Public School is always described as an inherently New York brand, created by two New Yorkers with a focus on keeping production in the city they were born in, promoting further business and trade. Public School is a brand that was quickly catapulted into recognition.
The brand was started in 2008 by Dao-Yi Chow and Maxwell Osborne, and ever since its creation has been described as and represented ‘effortlessly cool’ style. They started small, with a limited menswear line for a shop in Miami, but since their participation in the CFDA Fashion Incubator in 2010 (a programme that helps young designers grow), they have been on the rise. They’ve won two CFDA awards for their Menswear designs, been the recipient of a CFDA/Vogue Fund for rising designers and collaborated with the likes of Heineken, Nike and J. Crew. There seems to be no stopping them.
The two designers met when working on label Sean John, and started the brand because of their lack of interest in the clothes available for menswear. Their designs are different from the classic suit and tie that you might expect from a Menswear label, very much on-trend with the athleisure of the moment: a mix of streetwear and sportswear, monochromatic colours and loose, open fits.
Chow described their overall look as ‘muted androgyny,’ and this was present too in the Womenswear line they launched in 2014. Their Womenswear this New York Fashion Week represented classics: trench coats, bomber jackets, floor-length dresses with cinched waists. But the creativity is still present, with the inclusion of features such as sheer panels and drawstring waists cleverly used to excite simple pieces. There really is something for everyone, and the brand’s take on androgynous street style is an exciting portrayal of the blur between ‘mens’ and ‘womens’ style.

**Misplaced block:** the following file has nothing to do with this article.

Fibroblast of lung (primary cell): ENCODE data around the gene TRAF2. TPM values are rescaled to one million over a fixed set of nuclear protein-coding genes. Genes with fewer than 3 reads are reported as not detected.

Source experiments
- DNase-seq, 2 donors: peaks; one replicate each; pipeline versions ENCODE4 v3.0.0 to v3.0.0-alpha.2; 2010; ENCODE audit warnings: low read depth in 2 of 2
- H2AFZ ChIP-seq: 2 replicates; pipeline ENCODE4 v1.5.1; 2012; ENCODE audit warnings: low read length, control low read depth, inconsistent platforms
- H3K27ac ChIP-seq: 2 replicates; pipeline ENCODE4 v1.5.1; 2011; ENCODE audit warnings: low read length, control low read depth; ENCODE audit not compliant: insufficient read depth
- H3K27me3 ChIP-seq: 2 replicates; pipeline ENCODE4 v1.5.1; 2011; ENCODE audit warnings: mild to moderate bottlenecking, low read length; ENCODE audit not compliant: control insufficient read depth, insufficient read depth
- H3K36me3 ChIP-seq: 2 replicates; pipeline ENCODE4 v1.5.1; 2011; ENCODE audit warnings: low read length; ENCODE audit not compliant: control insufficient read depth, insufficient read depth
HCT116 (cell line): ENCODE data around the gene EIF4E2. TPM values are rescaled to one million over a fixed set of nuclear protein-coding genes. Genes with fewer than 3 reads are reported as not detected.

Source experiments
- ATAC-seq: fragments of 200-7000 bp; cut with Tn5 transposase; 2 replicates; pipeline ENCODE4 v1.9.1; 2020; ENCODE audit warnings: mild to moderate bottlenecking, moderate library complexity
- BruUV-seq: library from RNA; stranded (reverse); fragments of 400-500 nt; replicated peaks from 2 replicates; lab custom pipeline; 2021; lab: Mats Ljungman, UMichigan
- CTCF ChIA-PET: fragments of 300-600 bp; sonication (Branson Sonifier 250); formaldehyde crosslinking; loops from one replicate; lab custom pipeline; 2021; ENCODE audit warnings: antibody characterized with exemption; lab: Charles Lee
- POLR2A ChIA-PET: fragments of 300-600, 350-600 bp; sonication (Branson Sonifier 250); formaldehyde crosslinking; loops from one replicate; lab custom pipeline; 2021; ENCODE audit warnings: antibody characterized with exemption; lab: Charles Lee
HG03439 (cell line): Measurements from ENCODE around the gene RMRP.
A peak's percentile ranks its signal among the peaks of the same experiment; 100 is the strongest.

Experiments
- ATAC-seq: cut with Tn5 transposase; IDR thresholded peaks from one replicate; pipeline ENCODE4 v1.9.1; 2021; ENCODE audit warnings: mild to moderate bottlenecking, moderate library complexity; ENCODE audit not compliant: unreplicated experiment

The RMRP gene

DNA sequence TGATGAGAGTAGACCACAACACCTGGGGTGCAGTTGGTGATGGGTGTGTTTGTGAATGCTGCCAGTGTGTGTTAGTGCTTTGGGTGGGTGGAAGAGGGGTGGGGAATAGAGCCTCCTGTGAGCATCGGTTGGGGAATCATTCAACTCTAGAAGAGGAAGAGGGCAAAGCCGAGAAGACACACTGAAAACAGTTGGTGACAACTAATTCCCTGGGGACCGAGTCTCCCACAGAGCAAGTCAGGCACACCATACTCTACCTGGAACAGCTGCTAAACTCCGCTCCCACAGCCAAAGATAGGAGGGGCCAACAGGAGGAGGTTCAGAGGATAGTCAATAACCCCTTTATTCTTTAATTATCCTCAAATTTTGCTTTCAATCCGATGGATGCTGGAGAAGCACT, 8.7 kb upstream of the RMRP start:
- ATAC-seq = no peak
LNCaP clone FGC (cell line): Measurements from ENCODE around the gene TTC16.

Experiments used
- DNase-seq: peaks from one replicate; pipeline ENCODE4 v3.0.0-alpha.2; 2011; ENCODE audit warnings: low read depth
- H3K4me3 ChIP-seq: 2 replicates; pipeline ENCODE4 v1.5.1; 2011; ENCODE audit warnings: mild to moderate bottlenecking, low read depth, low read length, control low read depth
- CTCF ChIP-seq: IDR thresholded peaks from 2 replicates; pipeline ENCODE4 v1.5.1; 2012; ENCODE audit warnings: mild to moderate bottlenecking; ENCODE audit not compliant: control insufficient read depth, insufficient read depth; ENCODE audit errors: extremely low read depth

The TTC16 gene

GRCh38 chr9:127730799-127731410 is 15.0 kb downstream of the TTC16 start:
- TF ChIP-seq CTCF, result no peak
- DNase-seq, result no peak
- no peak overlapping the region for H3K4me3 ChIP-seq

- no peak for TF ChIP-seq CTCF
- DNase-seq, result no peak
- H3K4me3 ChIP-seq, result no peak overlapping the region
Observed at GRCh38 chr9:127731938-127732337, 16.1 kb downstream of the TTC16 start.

Public School Spring 2017 Ready to Wear
Not only are Chow and Osborne steaming ahead themselves, when Donna Karan herself stepped down, they were named as Creative Directors at DKNY, a prestigious position. The appointment granted them a lot of extra awareness, yet the brand have stayed true to their roots. Although their front rows at Fashion Week are crowded with magazine editors and the likes of Anna Wintour, they are a friendly show, allowing fashion students to attend, an often unusual move.
There are, of course, similarities between Chow and Osborne’s collections for DKNY and Public School. Part of it may be the business moves made behind the brand, with the ownership changing hands and therefore heading in a new, less exclusive direction. Chow described their appointment at the time as ‘appealing and scary.’
Between their first collection for DKNY for Spring 2016, and their recent Public School collection for Spring 2017, there are undoubtedly similarities. The sharp tailoring to create interesting silhouettes and occasional pop of colour in a black and white line-up has not changed, but then perhaps that is emblematic of the consistent, stylish clothes that Chow and Osborne decide to produce. It seems they are a bit freer with the Public School designs. More androgynous designs, more inventive cuts and a bolder sense of style. Their production label notwithstanding, Chow and Osborne are designers on the rise, and a streetwear-focused brand to watch out for.
DKNY Spring 2016 Ready to Wear
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